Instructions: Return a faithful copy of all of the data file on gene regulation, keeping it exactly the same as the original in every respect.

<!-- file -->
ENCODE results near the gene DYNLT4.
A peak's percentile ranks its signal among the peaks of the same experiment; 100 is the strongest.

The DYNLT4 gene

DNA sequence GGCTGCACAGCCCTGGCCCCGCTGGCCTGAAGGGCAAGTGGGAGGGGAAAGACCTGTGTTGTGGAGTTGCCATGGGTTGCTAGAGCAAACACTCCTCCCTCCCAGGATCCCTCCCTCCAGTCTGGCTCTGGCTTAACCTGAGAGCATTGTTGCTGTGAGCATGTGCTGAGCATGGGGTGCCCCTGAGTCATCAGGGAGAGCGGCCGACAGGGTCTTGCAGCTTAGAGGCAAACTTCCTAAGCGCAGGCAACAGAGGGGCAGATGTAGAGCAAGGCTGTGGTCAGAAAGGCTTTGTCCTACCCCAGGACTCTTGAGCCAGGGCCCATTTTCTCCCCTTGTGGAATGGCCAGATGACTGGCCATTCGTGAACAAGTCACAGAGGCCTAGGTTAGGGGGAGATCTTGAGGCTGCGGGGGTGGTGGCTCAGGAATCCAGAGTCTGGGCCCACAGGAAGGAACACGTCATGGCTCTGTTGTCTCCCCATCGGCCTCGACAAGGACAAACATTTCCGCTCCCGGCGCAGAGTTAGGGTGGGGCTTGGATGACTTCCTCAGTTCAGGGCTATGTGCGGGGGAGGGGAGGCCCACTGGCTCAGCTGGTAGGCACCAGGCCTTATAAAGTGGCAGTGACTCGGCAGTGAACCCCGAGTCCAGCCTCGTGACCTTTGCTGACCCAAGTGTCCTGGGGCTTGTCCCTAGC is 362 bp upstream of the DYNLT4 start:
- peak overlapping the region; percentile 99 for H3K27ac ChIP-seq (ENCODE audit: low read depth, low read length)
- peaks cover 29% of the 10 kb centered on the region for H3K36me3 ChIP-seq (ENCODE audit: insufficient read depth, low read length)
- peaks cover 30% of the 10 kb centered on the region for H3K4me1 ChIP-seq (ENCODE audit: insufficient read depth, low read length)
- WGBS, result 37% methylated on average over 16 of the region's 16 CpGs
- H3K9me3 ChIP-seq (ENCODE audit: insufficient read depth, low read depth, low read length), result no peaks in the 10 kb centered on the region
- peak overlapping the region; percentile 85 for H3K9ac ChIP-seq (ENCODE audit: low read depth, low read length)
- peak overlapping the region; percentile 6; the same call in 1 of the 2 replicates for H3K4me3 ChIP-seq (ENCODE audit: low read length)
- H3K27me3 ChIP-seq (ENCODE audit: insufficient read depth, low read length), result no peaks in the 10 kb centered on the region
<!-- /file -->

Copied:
ENCODE results near the gene DYNLT4.
A peak's percentile ranks its signal among the peaks of the same experiment; 100 is the strongest.

The DYNLT4 gene

DNA sequence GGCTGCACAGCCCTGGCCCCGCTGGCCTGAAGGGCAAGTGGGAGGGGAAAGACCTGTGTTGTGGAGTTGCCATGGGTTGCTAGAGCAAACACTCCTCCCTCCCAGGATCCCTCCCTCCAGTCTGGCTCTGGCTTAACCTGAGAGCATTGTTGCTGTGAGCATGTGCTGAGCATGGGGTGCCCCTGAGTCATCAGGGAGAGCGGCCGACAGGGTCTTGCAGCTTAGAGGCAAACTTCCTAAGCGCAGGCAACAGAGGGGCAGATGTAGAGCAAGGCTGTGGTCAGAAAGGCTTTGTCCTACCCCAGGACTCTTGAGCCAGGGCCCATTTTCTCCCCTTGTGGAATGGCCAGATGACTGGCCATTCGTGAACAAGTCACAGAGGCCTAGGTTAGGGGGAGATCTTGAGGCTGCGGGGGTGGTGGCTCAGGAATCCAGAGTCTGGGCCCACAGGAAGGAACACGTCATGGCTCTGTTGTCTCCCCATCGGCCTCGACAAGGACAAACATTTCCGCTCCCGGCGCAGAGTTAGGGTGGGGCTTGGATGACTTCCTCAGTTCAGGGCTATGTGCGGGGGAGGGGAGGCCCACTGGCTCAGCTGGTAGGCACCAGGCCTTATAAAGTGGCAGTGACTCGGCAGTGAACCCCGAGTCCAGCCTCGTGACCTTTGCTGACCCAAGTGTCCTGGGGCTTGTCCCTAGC is 362 bp upstream of the DYNLT4 start:
- peak overlapping the region; percentile 99 for H3K27ac ChIP-seq (ENCODE audit: low read depth, low read length)
- peaks cover 29% of the 10 kb centered on the region for H3K36me3 ChIP-seq (ENCODE audit: insufficient read depth, low read length)
- peaks cover 30% of the 10 kb centered on the region for H3K4me1 ChIP-seq (ENCODE audit: insufficient read depth, low read length)
- WGBS, result 37% methylated on average over 16 of the region's 16 CpGs
- H3K9me3 ChIP-seq (ENCODE audit: insufficient read depth, low read depth, low read length), result no peaks in the 10 kb centered on the region
- peak overlapping the region; percentile 85 for H3K9ac ChIP-seq (ENCODE audit: low read depth, low read length)
- peak overlapping the region; percentile 6; the same call in 1 of the 2 replicates for H3K4me3 ChIP-seq (ENCODE audit: low read length)
- H3K27me3 ChIP-seq (ENCODE audit: insufficient read depth, low read length), result no peaks in the 10 kb centered on the region